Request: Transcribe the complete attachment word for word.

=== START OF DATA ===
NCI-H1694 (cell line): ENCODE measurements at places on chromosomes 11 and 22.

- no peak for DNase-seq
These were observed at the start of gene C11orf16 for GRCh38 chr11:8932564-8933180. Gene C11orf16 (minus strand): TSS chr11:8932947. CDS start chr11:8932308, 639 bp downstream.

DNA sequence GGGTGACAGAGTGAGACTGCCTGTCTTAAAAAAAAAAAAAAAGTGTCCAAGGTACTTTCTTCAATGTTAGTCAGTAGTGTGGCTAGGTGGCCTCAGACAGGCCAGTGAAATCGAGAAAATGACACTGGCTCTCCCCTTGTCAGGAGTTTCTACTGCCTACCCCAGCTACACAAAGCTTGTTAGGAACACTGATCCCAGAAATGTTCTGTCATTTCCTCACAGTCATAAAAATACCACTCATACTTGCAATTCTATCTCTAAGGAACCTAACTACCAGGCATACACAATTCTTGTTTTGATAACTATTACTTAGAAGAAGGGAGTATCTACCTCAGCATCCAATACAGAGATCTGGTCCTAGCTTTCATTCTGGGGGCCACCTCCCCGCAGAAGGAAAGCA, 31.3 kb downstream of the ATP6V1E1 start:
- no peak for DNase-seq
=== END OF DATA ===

NCI-H1694 (cell line): ENCODE measurements at places on chromosomes 11 and 22.

- no peak for DNase-seq
These were observed at the start of gene C11orf16 for GRCh38 chr11:8932564-8933180. Gene C11orf16 (minus strand): TSS chr11:8932947. CDS start chr11:8932308, 639 bp downstream.

DNA sequence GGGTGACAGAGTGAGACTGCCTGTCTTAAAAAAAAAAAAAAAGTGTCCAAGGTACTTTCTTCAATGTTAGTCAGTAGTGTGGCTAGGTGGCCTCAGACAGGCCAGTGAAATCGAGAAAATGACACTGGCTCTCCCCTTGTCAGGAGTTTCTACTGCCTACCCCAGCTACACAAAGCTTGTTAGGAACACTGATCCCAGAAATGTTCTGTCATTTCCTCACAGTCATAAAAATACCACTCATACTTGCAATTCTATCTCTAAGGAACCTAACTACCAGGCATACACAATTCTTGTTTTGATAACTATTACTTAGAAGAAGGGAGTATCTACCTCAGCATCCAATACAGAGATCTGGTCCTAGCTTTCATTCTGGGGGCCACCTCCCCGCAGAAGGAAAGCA, 31.3 kb downstream of the ATP6V1E1 start:
- no peak for DNase-seq